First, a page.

Not the least of these is the right to worship (or not worship) as you please. That’s one reason it’s quite difficult for me, and hopefully for many of you to consider Islam as our enemy. They have just as much right to worship Allah, as we have our triune God, or for that matter, as many of our citizens do, to worship ‘the God’s of the Marketplace’.

Radical Islamists are another story, however. They have indisputably (unless you’re a leftist, I guess) made it clear that they are an enemy of our culture. If we are wise, we will recognize both that they are, and act on it. Yes, the world is a complicated place, and not prone to useful over-simplification very often.

The ad that leads this article makes a valid point. I found it both funny and profound, and I found the leftist hysteria that resulted from it even funnier. I haven’t heard even the most radical Christian say that we should be killing gays, have you? Didn’t think so. And that is the difference between Christian and radical Islamist – they do so advocate, and they do so act.

That leaves the question hanging as to why the left insists on propping up the Saudi (and other) fundamentalist Islamic regimes. Canada and the United States have it within our power to impoverish all of these states, to the point they would go back to being the irrelevant hellholes they were when the United States was founded. And make a profit doing it, just like we did with the Soviets.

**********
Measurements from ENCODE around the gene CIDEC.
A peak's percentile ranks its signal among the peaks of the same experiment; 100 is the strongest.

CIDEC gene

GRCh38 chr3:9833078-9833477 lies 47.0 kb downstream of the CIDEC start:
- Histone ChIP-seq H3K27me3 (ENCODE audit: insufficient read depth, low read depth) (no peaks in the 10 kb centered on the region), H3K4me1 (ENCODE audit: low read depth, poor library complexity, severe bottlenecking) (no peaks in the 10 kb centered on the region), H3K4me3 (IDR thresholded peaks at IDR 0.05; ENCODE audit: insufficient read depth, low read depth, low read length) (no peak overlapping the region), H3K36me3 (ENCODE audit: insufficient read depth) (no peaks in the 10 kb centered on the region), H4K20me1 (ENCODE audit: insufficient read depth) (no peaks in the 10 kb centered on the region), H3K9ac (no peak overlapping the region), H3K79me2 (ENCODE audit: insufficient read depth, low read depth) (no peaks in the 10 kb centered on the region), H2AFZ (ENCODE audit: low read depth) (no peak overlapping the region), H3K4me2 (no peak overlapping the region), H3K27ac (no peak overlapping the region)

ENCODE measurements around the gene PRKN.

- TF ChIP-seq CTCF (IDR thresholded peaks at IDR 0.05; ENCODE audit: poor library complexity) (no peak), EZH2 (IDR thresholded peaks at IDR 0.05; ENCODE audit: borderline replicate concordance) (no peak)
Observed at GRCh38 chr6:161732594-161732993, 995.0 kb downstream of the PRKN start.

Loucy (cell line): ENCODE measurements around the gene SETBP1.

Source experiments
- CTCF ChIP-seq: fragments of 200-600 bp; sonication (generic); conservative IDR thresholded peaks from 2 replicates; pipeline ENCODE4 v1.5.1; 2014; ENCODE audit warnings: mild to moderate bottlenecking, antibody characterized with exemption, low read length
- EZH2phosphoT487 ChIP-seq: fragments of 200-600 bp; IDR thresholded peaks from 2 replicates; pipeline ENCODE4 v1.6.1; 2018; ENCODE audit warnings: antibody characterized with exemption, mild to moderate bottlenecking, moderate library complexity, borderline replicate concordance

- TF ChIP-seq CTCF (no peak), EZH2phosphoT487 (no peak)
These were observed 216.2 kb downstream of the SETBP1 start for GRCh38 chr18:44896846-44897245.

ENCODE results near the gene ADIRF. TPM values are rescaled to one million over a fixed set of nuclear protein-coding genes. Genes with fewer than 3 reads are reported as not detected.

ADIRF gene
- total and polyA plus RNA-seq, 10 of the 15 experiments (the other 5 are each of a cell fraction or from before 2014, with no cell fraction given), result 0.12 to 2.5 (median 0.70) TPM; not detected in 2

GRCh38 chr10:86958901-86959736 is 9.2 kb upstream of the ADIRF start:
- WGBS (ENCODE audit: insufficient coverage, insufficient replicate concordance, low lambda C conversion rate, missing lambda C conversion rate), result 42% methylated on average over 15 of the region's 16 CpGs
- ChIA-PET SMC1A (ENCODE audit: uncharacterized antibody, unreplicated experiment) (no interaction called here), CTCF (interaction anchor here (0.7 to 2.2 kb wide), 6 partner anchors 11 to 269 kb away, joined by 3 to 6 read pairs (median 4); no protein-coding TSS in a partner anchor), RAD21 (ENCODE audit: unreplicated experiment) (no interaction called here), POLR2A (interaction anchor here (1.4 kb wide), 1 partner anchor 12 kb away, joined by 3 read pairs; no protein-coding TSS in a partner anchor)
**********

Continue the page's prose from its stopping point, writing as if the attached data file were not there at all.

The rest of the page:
In fact, the very people that first protested that ad were exactly the same people who killed the Keystone Pipeline. Leaves me wondering if they are simply against progress or against western civilization. Wonder if Jane Kleeb would like to answer that question, since it has cost our joint state of Nebraska several million dollars, just in the construction phase.

So, I can only conclude that those people consider it perfectly fine to kill gays, and support radical Islamists. After all, where I grew up, actions speak louder than words. Of course, as Jessica said the other day, leftists think of various groups as ‘brands’ (check out those WikiLeaks emails for more on this) and like some other mass marketers will say one thing to one group and quite the opposite to another. That’s why for those of us who pay attention, they long ago lost any credibility they ever had. Not the first brand to kill itself off that way, and I doubt it will be the last either.